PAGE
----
Hemophilia: Infusing change – How patients & providers can work together
March is bleeding disorder awareness month. Beyond providing a diagnosis, how can provider work with patients to provide the best care possible?
My experience navigating a rare disease and the troubles that come with it for both patients and provider:
What if I told you the hardest thing about living with a genetic bleeding disorder, like hemophilia, isn’t the joint damage, the surgeries or any of the other physical hurdles? What if I told you, what “hurts” the most is going through a lifetime worth of struggles, disappointments, obstacles, and being told not to do this and not to do that. The hardest thing is the tiresome battle of fighting a disease you cannot beat, but only try to manage.
Don’t get me wrong – the repetitive internal bleeding in my joints caused by hemophilia has left its mark. Today, I live with –
- End-stage arthritis in my right knee resulting in knee replacement
- End-stage arthritis in my left ankle resulting in fusion
- End-stage arthritis in my right ankle (requires fusion)
- Beginning stages of arthritis in toes, an elbow and potentially a shoulder
Physical manifestations of diseases are often easier to diagnose and treat.
The important question, that should be asked, is how is the damage affecting the patient between the ears – how can we understand what it is doing to a patient’s emotional health as they deal with their illness?
Over the years, I’ve given up many things in my life because they’ve become too physically demanding. This is something that weighs heavy on my mind all the time. Combine these losses with overheard comments from people in public, as well as in the hospital setting, and it becomes difficult to handle. Not all disabilities look like the designated handicap symbol.
Take the case of when I fell and hit my head against the wall. I was concerned I had a head bleed – worst-case scenario for a hemophiliac. I went to the emergency room, and because of my disease, I was seen immediately. Then, I overheard staff talking behind the curtain. 'I don’t know why he’s back here, he looks fine and there are people who have been here longer. That’s not fair; he shouldn’t have got through so fast.' The comments bothered me – a head bleed could be life-threatening. Rather than losing my temper outwardly, I used the opportunity to educate the staff about hemophilia and why my concern was urgent.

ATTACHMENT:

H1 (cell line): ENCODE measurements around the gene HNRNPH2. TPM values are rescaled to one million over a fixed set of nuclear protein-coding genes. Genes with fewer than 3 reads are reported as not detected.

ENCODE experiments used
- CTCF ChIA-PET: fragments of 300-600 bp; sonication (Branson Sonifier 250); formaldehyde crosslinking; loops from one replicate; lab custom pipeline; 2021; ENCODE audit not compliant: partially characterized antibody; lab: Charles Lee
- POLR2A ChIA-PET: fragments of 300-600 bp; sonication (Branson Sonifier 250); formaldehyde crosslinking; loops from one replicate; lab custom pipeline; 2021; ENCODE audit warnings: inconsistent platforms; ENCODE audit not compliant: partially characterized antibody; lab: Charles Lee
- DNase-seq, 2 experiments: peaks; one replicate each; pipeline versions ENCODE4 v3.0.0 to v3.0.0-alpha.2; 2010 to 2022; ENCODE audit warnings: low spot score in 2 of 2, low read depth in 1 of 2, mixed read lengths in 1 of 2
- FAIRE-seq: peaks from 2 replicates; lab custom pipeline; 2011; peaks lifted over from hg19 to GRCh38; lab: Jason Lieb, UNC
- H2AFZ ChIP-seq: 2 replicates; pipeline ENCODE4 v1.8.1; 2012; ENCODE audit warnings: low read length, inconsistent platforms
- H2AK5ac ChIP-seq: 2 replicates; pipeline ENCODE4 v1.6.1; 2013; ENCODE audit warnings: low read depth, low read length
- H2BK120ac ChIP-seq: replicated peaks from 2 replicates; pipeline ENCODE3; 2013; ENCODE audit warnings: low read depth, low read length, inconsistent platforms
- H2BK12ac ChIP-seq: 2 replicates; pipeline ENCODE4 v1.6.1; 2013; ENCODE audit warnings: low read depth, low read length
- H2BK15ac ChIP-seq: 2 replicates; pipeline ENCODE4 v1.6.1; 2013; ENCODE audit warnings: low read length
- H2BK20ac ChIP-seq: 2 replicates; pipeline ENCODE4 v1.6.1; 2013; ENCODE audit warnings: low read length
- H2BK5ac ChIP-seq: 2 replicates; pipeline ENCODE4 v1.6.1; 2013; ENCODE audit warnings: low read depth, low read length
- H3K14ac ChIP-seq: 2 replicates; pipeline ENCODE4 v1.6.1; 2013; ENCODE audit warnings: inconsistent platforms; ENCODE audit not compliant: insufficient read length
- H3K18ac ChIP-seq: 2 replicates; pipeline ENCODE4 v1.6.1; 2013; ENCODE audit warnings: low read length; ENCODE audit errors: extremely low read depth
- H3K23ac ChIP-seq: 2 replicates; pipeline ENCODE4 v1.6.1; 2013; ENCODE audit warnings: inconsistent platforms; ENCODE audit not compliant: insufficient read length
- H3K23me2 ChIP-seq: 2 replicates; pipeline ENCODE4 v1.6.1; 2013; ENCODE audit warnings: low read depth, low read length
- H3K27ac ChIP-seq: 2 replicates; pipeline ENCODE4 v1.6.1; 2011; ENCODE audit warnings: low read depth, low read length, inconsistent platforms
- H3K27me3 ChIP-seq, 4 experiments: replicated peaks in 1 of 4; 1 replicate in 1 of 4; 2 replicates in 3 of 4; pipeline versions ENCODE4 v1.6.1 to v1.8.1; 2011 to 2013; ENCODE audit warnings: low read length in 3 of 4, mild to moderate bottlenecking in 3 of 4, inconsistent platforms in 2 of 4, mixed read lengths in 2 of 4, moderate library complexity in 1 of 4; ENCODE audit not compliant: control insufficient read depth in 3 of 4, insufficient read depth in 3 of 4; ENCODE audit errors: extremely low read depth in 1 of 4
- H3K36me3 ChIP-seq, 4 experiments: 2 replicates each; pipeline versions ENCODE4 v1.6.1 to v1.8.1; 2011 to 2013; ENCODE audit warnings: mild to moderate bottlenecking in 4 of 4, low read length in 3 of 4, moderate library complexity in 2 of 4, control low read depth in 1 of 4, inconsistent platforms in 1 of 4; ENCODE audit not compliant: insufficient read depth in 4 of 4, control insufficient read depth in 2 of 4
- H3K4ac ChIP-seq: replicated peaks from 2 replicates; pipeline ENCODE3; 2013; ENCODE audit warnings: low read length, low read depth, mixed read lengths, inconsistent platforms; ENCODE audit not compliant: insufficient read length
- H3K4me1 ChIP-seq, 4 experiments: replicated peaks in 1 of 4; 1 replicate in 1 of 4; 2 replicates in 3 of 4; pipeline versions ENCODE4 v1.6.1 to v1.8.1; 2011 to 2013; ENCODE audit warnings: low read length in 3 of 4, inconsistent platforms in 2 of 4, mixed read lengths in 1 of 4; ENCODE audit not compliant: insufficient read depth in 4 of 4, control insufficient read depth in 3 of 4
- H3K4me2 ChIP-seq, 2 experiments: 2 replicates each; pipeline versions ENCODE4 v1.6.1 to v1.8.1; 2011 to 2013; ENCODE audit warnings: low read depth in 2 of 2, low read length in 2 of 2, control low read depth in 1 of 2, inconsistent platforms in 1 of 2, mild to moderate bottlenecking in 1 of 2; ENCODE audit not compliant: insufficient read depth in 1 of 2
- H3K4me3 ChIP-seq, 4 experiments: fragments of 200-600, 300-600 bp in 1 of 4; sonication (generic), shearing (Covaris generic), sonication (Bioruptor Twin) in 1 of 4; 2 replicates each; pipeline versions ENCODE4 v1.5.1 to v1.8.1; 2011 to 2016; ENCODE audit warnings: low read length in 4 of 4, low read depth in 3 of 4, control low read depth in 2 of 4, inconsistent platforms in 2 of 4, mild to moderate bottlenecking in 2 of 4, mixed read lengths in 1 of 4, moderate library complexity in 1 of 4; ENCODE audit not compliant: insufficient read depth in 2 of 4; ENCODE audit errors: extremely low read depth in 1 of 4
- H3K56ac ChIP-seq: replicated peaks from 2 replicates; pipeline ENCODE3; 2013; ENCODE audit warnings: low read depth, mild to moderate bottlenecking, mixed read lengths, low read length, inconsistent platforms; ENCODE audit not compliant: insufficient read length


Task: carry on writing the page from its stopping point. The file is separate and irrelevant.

So, how can medical staff treat the whole patient? It’s simple – ask questions. Get to know your patients and what defines them as a person. If their diagnosis robs them of a key attribute, help them find an alternative. Don’t focus on what a patient can no longer do, focus on how they can find their way back or find something new to conquer.
As a child, my life revolved around sports. At age 12, my parents were instructed to stop me from playing all active sports. The risks were deemed too high, despite being treated prophylactically with factor VIII to prevent further bleeding episodes. Children are not as equipped to handle heavy decisions, especially the ones thrust upon them. I was no different, and my world was crushed. Looking back, I have little or no doubt that I struggled with depression in the time following my removal from sports.
It has been 21 years since, and although I’ve grown to understand why the decision was made, it will forever be a regret of mine – that I didn’t get to play the sports I loved with my best friends. I'll always wonder, 'what if?'
I’ve also learned that diseases don’t define people – rather, it is what one does in spite of their diagnosis. It took me a long time, but I found ways to adapt. Now, I exercise to stay fit, play golf, and recently started playing sled hockey with the Rochester Mustangs. I also share my health journey with medical students and hemophilia patients and their families with the hope my experience can help those in the hemophilia community find better ways to cope and stay healthy.
For medical staff, my goal is to help providers look beyond test results and diagnoses. Learn who your patient is, what drives them, and help them maintain their whole being.
Listen, offer alternatives, and know that asking your patient to give up something they love, even if it’s in their own best interest, may only take a minute for you, but will last a lifetime for them.
I've been fortunate to be a patient at the Mayo Clinic Hemophilia Treatment Center. The coordinated care has been a part of my entire life and has undoubtedly helped me navigate difficult health crises,
Want to meet and talk with other people living with or caring for someone with a bleeding disorder? Start a discussion with Connect members in the Blood Cancers & Disorders group.
This story was also part of the Experts by Experience series in partnership with Inspire